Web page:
Hummus, falafel, and tahini are just a few Israeli foods you can’t leave without trying.
Israeli cuisine is a combination of local dishes and influences that Jews from the Diaspora brought to Israel. Today’s Israeli dishes truly flourished during the 1970’s that incorporate much of Middle Eastern and Mediterranean foods. For a foodie like me, I’d do anything for a good meal. But Israel food, forget about it, it’s my favorite. Here are some quintessential dishes you must try.
One of the BEST foods in Israel that goes great with pita. Or if you’re free-carb, any fresh veggie as accompaniment is still amazing. I normally order hummus to start before my meals even though sometimes hummus alone fills me just enough.
Staple alert! Talk about an Israeli dinner with no tahini, it wouldn’t be complete. It’s a dressing-like dip substance made from toasted ground hulled sesame. Tahini goes with everything. From salads to French fries, you can even have Tahini-flavored ice cream.
People eat this in many different ways but it’s typically served as an appetizer. Baba ghanoush is an eggplant-base dish mixed with tahini and olive oil. You can either eat it as a dip with pita or as a plate with rice. I would say this a must-try even if you don’t like eggplant.
Aaaah yes. Falafel… When in Tel Aviv, it was one of the best and cheapest meals in town. A traditional dish in the Middle East, falafel is a deep-fried patty ball made from ground chickpeas and / or fava beans. I normally ordered it in a pita, while many dip falafel into tahini and it seriously is just wow.
The first time I tried Kanafeh was on birthright with my Solider (shoutout to Inbal.) She insisted that I tried this cheese-like dessert sweetness. It was SO good. Kanafeh is popular in Egypt and other countries in the Arab World, it’s typically made with shredded filo soaked in sugary syrup layered with cheese, nuts and cream. People sometimes drizzle more syrup on it or you can eat it plain just like I did!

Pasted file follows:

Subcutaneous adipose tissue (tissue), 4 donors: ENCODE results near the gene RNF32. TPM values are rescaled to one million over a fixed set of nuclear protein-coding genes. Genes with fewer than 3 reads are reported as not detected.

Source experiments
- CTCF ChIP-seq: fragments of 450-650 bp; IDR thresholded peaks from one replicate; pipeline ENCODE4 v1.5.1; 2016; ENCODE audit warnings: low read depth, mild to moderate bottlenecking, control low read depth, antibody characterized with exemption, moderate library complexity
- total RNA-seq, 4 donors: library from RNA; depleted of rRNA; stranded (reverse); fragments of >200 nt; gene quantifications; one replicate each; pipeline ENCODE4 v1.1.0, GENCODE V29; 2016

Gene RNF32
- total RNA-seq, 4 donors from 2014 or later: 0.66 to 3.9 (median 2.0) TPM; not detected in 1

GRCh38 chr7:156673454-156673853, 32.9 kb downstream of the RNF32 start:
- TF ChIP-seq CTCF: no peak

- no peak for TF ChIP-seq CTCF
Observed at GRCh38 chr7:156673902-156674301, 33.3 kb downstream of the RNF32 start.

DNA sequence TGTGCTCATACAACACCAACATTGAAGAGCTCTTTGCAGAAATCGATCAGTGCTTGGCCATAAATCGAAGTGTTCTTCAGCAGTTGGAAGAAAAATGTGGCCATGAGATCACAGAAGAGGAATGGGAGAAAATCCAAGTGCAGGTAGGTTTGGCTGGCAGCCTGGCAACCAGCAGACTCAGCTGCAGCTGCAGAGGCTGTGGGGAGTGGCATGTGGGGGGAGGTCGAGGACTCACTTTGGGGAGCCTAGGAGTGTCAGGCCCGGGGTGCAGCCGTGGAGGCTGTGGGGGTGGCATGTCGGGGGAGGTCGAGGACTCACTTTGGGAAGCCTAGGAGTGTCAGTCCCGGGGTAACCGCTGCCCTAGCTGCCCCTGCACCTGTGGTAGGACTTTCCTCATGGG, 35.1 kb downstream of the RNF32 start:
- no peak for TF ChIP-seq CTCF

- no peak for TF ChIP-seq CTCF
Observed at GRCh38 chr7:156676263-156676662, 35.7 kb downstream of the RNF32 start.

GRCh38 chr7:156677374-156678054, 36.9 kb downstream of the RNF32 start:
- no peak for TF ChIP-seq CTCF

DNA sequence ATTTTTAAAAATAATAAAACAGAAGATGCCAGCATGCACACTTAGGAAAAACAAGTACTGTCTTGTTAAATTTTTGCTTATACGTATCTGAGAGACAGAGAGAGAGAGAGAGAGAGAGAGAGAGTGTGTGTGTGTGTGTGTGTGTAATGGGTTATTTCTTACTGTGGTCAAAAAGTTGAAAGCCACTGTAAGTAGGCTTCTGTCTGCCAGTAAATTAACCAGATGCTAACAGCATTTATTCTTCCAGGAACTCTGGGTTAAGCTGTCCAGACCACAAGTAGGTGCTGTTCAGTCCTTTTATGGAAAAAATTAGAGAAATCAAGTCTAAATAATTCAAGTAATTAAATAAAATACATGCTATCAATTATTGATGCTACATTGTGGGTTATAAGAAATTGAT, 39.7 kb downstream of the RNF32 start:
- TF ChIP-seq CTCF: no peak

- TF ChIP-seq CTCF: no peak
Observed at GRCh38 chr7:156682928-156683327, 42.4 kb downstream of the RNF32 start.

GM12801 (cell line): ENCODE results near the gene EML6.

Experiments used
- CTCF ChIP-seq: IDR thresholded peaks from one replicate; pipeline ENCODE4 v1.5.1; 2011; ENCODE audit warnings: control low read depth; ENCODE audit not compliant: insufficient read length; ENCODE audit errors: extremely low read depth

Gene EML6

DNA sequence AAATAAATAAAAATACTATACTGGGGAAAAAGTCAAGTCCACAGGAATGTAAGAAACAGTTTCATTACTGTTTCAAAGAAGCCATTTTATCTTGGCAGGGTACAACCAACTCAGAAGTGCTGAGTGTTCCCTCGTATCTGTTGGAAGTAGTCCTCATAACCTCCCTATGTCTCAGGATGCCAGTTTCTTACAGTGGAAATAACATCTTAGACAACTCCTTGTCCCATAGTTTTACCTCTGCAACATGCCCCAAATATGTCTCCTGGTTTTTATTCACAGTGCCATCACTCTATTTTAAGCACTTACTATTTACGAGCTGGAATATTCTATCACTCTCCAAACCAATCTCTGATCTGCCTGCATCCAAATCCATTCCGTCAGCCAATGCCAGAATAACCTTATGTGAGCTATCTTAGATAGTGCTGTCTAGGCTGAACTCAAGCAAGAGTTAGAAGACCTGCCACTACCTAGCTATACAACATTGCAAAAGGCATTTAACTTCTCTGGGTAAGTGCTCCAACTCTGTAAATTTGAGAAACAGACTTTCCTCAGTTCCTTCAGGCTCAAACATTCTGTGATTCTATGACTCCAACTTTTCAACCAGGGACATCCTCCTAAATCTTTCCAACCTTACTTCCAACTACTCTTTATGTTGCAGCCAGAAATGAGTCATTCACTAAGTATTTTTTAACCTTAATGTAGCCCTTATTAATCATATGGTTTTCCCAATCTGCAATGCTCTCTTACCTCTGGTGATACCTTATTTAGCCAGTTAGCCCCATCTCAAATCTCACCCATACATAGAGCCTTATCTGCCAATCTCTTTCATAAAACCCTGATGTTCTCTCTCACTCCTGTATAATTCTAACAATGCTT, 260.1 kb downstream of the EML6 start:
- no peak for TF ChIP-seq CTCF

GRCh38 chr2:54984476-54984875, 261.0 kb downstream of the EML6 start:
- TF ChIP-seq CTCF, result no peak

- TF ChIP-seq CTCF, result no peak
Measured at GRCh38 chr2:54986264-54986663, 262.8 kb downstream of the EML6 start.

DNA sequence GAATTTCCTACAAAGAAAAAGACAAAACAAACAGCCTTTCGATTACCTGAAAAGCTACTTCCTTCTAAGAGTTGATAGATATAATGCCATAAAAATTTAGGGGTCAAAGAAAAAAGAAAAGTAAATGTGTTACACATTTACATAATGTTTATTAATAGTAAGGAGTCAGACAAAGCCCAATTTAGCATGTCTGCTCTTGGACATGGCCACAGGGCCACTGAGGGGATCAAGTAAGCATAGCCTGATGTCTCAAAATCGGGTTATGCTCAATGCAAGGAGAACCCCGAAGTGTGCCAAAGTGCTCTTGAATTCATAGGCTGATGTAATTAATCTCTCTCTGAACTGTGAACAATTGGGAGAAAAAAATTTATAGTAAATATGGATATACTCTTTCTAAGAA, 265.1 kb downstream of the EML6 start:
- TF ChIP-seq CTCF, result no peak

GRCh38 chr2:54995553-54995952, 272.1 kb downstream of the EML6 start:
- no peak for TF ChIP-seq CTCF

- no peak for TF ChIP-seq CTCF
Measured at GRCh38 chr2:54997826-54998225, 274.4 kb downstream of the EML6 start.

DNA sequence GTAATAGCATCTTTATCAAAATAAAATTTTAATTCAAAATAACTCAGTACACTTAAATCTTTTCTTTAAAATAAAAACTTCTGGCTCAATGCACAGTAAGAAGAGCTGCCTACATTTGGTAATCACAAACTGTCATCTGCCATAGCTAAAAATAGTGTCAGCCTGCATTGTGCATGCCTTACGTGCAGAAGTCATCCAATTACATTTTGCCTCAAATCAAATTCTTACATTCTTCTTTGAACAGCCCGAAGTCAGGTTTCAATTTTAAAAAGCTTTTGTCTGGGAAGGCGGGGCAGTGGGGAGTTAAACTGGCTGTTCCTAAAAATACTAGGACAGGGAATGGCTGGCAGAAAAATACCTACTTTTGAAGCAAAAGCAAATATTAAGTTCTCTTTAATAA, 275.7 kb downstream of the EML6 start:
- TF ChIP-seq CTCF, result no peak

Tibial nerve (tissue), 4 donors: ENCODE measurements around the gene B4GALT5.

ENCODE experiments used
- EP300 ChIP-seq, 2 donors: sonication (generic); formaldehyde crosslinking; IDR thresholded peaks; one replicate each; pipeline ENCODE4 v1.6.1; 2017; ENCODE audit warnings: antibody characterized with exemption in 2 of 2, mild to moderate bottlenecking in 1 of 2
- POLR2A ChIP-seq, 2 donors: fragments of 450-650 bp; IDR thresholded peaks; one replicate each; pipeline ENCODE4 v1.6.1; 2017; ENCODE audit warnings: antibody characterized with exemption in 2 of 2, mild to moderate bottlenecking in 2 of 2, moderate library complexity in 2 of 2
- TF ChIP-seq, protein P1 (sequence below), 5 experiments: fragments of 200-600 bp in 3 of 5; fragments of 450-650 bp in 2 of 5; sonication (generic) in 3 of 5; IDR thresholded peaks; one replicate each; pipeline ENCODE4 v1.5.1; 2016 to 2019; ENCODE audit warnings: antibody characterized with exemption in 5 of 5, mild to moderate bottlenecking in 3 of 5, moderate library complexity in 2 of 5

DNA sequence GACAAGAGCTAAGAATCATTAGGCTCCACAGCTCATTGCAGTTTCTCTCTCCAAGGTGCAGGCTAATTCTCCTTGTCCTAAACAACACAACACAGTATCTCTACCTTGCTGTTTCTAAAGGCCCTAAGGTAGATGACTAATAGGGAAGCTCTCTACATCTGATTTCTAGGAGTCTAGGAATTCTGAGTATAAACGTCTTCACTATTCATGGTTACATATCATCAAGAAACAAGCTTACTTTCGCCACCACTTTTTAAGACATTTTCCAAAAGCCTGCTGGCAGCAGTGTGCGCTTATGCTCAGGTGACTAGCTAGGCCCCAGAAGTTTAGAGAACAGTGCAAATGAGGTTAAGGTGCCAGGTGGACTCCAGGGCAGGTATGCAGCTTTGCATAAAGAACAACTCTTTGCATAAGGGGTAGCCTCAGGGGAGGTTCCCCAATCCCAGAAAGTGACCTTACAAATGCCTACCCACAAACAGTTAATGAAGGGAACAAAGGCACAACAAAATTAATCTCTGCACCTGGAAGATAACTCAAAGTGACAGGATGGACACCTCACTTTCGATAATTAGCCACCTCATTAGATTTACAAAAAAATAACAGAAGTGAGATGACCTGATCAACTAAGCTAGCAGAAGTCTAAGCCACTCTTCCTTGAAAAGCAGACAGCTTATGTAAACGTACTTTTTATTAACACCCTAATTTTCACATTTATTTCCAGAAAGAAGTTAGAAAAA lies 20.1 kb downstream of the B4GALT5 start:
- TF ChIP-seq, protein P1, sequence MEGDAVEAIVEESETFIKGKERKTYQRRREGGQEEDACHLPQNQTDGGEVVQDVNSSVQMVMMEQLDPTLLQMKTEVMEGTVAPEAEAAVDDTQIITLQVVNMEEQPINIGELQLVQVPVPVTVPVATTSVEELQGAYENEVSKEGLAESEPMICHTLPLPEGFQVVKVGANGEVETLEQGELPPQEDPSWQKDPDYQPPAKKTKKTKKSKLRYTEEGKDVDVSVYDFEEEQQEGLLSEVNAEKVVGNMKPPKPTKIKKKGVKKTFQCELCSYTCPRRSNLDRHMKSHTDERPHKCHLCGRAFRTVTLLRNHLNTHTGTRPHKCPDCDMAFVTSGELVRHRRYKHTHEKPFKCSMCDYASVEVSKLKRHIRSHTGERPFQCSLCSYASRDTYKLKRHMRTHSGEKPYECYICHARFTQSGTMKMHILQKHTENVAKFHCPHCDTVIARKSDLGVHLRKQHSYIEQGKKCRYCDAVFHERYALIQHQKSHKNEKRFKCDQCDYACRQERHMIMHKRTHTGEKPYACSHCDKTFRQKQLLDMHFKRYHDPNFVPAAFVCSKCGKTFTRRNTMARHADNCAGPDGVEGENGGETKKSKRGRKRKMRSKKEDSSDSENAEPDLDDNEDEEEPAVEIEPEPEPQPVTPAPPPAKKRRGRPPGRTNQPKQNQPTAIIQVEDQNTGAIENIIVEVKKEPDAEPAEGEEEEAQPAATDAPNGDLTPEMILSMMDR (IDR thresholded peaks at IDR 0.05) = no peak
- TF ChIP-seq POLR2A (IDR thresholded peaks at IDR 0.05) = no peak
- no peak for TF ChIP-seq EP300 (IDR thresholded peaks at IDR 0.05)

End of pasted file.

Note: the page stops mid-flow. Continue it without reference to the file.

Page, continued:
Stop right there.. egg and red sauce combined. WHAT COULD BE BETTER? Nothing. Breakfast, lunch, brunch you name it. This is one of the most popular breakfast dishes in Israel. Shakshouka is made with poached eggs in tomato sauce with the addition of garlic, peppers, onions and olive oil. The star ingredients though are in the combination of spices, including: cayenne pepper, paprika, nutmeg and cumin.
If you have been following along with me, you know shawarma is something I constantly dream about. This mIddle Eastern street food is often seen as a cone-like large piece of meat, slowly turning on a vertical rotisserie. The meat is traditionally mutton, but today, you can find chicken, beef or veal shawarma. When it’s ready to be served, the vendor FRESHLY shaves it and it’s perfect. Some people say it reminds them of gyro but it’s even better.